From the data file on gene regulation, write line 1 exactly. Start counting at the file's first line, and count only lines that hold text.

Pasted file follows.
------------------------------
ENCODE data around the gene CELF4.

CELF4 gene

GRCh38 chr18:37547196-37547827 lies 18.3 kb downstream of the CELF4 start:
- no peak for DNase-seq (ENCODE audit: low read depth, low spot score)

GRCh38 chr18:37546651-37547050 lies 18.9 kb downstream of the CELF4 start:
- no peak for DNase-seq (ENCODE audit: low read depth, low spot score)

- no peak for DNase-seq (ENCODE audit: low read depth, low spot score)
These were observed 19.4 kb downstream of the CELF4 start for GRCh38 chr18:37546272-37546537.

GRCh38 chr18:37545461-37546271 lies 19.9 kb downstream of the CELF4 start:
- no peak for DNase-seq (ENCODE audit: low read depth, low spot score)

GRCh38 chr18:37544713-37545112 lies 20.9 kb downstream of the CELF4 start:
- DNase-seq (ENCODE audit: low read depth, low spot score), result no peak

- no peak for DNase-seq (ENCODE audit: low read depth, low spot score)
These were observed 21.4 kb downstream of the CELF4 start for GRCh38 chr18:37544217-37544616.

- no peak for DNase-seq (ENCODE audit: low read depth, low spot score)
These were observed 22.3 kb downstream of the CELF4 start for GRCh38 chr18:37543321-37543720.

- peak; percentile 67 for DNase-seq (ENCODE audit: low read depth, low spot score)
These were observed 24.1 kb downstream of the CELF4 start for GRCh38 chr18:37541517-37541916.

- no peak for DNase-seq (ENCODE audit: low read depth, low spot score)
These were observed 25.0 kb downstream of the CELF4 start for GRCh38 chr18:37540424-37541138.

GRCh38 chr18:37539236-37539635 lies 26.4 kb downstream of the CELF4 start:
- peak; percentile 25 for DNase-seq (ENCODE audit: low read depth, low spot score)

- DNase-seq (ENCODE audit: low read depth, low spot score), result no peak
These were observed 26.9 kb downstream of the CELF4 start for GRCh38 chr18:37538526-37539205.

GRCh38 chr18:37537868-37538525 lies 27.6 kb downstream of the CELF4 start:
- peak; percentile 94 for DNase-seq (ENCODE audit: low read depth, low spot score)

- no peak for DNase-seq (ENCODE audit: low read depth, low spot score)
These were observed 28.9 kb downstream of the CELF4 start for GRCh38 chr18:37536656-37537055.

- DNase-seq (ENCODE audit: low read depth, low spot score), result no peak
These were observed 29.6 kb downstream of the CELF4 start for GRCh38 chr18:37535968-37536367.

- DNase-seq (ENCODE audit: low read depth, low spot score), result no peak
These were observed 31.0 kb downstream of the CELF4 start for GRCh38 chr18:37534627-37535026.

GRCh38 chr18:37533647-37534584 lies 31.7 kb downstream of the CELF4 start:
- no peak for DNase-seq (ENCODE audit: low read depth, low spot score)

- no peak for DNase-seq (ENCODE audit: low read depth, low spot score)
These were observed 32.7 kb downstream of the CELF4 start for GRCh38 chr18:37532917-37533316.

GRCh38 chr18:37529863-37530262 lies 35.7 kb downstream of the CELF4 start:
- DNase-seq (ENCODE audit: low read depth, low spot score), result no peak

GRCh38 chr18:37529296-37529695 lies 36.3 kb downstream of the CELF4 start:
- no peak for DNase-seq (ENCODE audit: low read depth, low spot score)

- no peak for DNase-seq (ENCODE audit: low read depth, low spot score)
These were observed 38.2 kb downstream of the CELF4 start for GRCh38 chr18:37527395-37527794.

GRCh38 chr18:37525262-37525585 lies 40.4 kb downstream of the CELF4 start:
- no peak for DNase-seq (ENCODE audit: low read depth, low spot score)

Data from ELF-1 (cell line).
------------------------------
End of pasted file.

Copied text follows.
ENCODE data around the gene CELF4.